To me, that's being authentic,
is it's finding that
core happiness within you.
And for me, it's important
that that core happiness
is aligned with
my beliefs in the gospel.
JOHN: They were
encouraging celibacy.
JESSYCA: I feel now,
being around people
that know that I'm gay,
I'm able to be myself.
And I'm not having to
make up excuses of
why I'm not dating
or I'm not married
or I'm not falling in love.
What's been so great
about this experience
is that I've been
able to understand
what really makes me happy,
and that is pleasing God.
So, we decided to study, uh,
what decisions led to healthy
outcomes for LGBT people,
and what decisions
led to unhealthy outcomes.
I just wanted to understand
a couple things.
Can you change being gay
or lesbian if you try?
What happens if you
just try to be celibate?
What happens if you just
try and marry a woman?
Mixed orientation marriages
were a disaster.
Celibacy was the worst
possible option
that they could have chosen.
Hundreds and hundreds
of the people
mentioned suicide
in their narratives,
of wanting to kill themselves
because of the struggle.
Feeling like God
didn't love 'em,
that God wouldn't heal them,
and so they must have been
beyond God's love and power.
JOHN: The suicide rates,
uh, in Utah are alarming.
We've seen the suicide rates
of youth between the ages
of 15 and 19
double in the past
two to three years,
and triple over the past
eight or nine years since 2008.
Nowhere else in the entire
United States are we seeing
youth suicide rates
double and triple
over that same time period.
And so, what's the cause?
What happened in 2007, 2008?
It was when
the predominant religion
within the state of Utah
declares war on LGBT people.
Today, I'd like to explain
how I became an LGBT ally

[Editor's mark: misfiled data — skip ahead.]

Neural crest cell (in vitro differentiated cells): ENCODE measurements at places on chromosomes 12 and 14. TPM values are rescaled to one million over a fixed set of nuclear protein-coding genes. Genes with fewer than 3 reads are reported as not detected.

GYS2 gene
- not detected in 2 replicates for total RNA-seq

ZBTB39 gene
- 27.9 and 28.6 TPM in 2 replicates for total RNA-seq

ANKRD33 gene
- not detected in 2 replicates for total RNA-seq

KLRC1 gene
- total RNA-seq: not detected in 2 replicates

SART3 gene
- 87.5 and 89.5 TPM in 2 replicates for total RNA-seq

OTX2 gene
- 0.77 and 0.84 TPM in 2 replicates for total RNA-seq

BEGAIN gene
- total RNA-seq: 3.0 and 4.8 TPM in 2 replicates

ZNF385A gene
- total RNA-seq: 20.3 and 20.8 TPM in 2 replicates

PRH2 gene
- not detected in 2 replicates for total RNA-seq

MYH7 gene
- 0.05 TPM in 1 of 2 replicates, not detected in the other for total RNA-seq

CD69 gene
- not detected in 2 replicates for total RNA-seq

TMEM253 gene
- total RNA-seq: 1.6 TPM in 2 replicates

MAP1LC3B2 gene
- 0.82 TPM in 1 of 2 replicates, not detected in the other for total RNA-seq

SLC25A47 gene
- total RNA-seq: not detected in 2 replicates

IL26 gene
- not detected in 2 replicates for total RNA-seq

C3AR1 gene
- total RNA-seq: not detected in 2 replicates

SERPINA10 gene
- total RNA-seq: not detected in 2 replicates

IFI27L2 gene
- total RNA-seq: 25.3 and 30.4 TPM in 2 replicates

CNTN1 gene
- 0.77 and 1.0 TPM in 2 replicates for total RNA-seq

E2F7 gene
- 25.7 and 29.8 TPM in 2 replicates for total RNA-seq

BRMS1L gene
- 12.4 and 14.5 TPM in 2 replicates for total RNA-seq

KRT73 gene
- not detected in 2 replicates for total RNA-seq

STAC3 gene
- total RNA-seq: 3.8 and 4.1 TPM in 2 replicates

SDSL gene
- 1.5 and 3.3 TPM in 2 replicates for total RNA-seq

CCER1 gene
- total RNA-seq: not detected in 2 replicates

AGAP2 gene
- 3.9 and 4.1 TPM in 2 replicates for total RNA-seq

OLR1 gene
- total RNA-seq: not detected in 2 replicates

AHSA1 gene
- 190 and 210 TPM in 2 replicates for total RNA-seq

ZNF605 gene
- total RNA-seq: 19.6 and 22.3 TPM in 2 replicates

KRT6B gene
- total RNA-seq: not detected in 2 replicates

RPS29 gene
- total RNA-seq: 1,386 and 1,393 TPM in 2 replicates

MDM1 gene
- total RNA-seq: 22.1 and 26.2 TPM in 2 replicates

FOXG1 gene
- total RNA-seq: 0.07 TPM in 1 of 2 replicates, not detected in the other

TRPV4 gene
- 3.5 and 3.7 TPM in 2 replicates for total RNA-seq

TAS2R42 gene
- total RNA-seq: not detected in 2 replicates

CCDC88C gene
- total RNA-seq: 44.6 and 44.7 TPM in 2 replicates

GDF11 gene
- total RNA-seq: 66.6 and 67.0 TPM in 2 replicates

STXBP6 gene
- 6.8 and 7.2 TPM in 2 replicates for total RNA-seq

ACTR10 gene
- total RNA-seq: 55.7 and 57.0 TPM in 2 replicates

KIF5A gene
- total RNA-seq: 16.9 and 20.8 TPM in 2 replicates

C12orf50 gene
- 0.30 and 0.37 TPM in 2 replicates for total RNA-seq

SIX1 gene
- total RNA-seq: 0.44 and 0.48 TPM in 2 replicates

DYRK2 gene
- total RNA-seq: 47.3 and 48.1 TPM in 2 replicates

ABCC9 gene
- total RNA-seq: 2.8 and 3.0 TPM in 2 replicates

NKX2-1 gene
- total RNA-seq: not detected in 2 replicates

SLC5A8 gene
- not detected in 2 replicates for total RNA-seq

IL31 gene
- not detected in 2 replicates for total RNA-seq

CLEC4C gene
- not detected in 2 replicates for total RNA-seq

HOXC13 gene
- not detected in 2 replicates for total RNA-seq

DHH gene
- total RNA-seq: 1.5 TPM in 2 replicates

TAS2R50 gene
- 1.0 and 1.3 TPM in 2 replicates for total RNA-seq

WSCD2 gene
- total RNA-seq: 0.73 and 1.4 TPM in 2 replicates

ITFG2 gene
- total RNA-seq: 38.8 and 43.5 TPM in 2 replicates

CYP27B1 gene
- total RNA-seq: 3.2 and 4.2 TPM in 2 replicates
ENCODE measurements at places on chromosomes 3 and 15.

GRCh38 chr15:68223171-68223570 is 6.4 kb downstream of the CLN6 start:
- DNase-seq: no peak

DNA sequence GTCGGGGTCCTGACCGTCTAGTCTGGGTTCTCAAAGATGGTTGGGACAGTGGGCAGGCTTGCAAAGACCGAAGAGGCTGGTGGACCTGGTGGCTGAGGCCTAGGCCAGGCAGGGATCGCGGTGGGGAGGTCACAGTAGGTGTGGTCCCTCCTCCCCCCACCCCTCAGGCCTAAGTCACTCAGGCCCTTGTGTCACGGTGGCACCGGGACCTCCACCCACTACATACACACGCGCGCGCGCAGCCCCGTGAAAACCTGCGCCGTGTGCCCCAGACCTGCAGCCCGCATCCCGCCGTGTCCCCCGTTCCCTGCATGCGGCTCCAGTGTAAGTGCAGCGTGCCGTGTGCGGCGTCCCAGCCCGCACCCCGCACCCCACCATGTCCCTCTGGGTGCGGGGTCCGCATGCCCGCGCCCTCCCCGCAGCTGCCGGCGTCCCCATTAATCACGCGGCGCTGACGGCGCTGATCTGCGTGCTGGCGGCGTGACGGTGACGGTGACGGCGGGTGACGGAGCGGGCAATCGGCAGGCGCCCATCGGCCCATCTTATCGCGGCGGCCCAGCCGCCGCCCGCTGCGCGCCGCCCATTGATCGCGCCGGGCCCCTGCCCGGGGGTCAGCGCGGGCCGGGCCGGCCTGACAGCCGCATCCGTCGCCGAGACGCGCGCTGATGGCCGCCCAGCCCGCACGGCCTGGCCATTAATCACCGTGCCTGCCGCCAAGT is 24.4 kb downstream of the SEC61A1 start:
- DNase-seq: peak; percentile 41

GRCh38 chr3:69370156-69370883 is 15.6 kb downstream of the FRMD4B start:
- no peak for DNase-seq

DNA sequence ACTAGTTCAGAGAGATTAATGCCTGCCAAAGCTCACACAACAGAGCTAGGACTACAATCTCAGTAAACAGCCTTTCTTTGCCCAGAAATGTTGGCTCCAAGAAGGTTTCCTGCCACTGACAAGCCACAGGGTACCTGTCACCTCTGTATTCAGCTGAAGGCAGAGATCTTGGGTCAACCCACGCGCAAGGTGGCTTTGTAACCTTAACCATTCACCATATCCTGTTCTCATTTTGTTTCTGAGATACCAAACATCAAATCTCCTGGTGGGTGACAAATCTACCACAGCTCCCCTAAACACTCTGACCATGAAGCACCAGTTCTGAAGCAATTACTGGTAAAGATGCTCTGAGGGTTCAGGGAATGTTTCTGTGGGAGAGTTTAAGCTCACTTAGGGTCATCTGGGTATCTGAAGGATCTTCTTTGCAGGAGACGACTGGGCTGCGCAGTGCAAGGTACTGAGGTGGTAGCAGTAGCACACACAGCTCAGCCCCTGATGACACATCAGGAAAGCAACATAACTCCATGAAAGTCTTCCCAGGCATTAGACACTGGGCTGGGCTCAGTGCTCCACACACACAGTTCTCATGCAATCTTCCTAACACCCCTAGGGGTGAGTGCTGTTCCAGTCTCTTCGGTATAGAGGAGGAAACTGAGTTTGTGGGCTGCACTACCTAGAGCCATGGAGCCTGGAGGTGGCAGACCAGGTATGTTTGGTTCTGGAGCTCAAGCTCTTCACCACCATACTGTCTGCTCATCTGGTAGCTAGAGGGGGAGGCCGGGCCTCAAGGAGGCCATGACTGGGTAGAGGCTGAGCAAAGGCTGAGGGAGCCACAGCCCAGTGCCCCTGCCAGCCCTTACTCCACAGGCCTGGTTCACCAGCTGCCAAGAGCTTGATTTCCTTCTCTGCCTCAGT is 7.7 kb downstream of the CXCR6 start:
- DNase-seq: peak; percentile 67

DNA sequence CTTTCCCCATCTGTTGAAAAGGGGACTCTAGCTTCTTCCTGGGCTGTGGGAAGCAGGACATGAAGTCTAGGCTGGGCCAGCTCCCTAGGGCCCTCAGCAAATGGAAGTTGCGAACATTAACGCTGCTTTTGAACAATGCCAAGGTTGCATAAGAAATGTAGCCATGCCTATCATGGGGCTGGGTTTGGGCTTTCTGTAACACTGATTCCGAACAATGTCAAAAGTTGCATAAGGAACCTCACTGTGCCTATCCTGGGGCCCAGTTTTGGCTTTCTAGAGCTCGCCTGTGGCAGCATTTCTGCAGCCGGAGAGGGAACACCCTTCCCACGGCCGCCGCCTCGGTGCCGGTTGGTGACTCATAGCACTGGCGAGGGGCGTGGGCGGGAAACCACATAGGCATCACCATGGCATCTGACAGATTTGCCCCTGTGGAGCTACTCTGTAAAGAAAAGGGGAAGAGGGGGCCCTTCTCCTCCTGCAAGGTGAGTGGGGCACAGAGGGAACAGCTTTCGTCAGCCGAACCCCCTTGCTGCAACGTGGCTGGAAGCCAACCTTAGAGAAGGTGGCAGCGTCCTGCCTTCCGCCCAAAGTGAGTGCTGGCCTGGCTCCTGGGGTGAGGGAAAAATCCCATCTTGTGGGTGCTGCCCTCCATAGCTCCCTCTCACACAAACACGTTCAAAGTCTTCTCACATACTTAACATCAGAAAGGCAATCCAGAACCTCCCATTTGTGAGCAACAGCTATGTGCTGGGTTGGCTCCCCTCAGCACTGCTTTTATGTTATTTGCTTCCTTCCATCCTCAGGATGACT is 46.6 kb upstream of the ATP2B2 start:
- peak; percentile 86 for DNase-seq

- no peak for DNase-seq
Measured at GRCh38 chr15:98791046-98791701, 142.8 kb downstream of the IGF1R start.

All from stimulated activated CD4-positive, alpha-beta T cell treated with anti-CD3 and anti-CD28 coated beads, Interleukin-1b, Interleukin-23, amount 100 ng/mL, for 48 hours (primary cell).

as a Mormon.
I gave a TED Talk in, uh, 2013.
I want to begin
by making a point.
That you can literally
save the lives
of your LGB brothers and sisters,
sons and daughters,
through love.
Well, I gave the TED Talk in,
like, October or November, 2013,
and by January
or February of 2014,
my bishop had called me in,
and, uh, told me he was starting
an investigation
into my membership.
And in February of 2015,
I was excommunicated
from the church.
There's no doubt in my mind
that my public support
of LGBT people
was a major factor
in my excommunication.
Excommunication is
about the worst thing
that a Mormon could
ever experience.
It basically means,
from a religious perspective,
that you're cut off from your
family for all of eternity.
That your family's gonna go
to this really nice place
in heaven,
and you're gonna be alone,
uh, in a dark, sad place,
and that's what
excommunication means.
It means you can't
participate in church.
It's basically condemning you to
the Mormon equivalent of hell.
And it was... But more than that,
it's cutting you off
from your tribe.
It's cutting you off
from your people,
from your friends,
from your family.
Uh, I have family members
that won't speak to me.
Um, and it's...
(SIGHS) Oh, man. Uh...
My family is all Mormon,
and they're very active.
I have a... I have a real fear
of losing all that.
Maybe you've heard
the quote, um,
"The only thing required
for evil to persist
is for good men to do nothing."
You've probably heard that, right?
I have. Yeah.
I've always loved the church.
I still do. I still
consider myself Mormon.
Um... and so... But I felt
the same way you did.
I didn't want to leave it.
I didn't want to be excommunicated.
I do think the number
of overt bigots out there,
as a percentage,
is really small,
but the number of,
of Mormons, frankly,
who just have decided
to remain silent
is extremely large.
And so,
I've been watching you guys.
And in my heart, I'm just like,
things are gonna change
when these guys are
willing to speak up.
Here's to my future
Here's to my yesterday
Here's to change, oh
Here's to my yesterday
No tomorrow
without a yesterday
Here's to my future
STEPHENIE: This house
was built 125 years ago
by a polygamist named
William D. Alexander.
Yeah, you actually, you have
the view of the temple...
So, check out that.
Wow, yeah.
STEPHENIE: Little did he know
that someday his rainbow window
would perfectly
encase that Moroni.
The Captain Moroni on the top
of the Mormon Temple. Yeah.
DAN: So, the kids
can kind of, just,
come in here after school's out.
Just come hang out, find a place